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/ 09.04.2019

How Virtual Reality Can Help Those With Autism

Autism is what is known as a spectrum condition, meaning it affects individuals in different ways. Adults and children with autism have challenges in behavior, social skills, verbal and non-verbal communication, as well as sensory and attention issues that impact their lives.

However, they also have unique identities, quirks, and preferences – just like anyone else.

April is World Autism Month, beginning with UN-sanctioned World Awareness Day on 2nd April. It’s a unique time for everyone to learn more about autism – from the general public to politicians.

Almost everyone has heard of autism now but we continue to hear from autistic people and their families who miss out on an education, struggle to find work or become extremely isolated – often due to misunderstandings about autism and what it’s like to be autistic. Better understanding of autism could transform the lives of hundreds of thousands of autistic people.”Mark Lever, Chief Executive of the National Autistic Society

One tool that is being embraced by therapists, counselors, teachers, parents and their children to help those with autism to better communicate and connect with others and the world around them is virtual reality. It is also being used to help others without autism to understand what living with the condition means. Many argue that there is no other medium that comes as close to putting you in someone else’s shoes as VR.

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Floreo is a science-backed system for teaching social, behavioural, speech, and motor skills using virtual reality. It’s designed for the unique needs of individuals with Autism Spectrum Disorder (ASD), or other related developmental delays, to practice real-world skills in engaging and immersive environments with the assistance of a supervising adult.
FLOREO

Autism therapists and researchers started to use VR in the mid-1990s. Researchers often deployed the technology to create virtual environments to help autistic people prepare for encounters or situations that could be stressful. For example, the Center for BrainHealth and the Child Study Center at Yale University’s School of Medicine collaborated to help young adults with ASD achieve economic and social independence with the help of VR. Carly McCullar, who has ASD, went through the Center’s social cognition training during her senior year. The training taught her to handle situations such as job interviews, a problem with a neighbor and even dating.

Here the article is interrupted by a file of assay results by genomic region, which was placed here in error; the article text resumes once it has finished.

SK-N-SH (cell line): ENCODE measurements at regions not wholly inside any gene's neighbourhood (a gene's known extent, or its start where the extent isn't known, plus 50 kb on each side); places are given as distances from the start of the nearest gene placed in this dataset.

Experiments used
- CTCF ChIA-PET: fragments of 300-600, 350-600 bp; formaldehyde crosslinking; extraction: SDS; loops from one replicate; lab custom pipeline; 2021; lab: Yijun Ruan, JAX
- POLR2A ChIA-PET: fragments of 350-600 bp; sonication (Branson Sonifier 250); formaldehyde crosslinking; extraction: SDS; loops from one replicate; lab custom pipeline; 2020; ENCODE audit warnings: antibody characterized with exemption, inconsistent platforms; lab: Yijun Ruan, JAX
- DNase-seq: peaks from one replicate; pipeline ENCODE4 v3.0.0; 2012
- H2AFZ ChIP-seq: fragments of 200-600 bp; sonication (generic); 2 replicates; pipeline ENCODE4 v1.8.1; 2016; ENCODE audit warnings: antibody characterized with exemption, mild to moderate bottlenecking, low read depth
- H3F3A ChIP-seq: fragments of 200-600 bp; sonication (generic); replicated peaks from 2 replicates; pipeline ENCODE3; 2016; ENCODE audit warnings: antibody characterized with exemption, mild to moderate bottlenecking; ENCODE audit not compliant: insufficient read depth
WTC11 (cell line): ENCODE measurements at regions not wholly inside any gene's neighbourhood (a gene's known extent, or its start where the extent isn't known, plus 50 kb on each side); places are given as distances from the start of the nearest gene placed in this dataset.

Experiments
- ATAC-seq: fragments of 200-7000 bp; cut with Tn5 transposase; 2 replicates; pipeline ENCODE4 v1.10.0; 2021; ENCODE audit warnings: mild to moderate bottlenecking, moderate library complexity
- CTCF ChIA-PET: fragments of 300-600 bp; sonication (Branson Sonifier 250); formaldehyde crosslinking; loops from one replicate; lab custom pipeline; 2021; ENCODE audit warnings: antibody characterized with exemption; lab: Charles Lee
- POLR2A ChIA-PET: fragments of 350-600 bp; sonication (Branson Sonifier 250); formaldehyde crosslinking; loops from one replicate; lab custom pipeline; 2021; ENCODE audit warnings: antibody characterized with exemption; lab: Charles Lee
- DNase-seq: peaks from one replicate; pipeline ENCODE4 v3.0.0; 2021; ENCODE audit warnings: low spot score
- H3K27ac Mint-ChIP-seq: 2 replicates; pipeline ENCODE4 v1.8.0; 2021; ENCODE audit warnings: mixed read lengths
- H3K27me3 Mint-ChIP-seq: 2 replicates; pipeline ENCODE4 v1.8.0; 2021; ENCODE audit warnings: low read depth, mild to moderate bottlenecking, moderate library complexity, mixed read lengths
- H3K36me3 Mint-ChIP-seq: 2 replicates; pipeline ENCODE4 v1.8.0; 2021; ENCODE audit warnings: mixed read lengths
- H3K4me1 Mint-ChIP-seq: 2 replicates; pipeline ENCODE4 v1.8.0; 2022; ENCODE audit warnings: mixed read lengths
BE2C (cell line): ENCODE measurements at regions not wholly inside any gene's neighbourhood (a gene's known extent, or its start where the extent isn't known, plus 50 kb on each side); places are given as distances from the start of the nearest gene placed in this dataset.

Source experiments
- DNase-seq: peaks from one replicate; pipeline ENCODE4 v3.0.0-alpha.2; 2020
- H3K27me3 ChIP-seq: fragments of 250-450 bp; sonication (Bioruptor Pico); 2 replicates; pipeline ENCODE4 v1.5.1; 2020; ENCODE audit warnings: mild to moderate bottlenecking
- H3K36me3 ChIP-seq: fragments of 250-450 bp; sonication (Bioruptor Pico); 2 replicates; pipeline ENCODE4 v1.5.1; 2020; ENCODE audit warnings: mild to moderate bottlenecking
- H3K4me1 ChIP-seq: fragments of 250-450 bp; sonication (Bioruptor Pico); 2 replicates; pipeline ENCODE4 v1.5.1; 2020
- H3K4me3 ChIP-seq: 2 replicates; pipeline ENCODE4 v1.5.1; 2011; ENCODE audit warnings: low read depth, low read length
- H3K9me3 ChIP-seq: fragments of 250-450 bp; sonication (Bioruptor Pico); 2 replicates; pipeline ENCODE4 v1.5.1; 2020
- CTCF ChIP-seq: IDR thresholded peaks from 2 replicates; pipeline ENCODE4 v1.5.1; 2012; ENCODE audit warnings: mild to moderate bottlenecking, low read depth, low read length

VR has also been used to help prepare autistic children for public speaking. Using an audience of avatars which faded away if eye contact wasn’t made by the speaker, children were encouraged to look around the room, rather than just ahead. The game of keeping the avatars on screen was met with a good response from the participants.

Phobias that often impact autistic children have also been tackled with VR. These phobias can include, but are not limited to: a fear of public transport, classrooms, balloons, and animals. Cognitive behavioral therapy (CBT) can be used to combat the effects of these phobias but to fully benefit from CBT, visualization and imagination should be used: these activities can be a struggle for those with autism.

To tackle this problem, a recent study examined the effect of using immersive therapy to treat phobias in autistic children. The research was conducted in the Blue Room, an experience which was developed by specialists at Newcastle University, working alongside innovative technology firm Third Eye NeuroTech.

“For many children and their families, anxiety can rule their lives as they try to avoid the situations which can trigger their child’s fears or phobia,” says Professor Jeremy Parr, who led the study.

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NEWCASTLE UNIVERSITY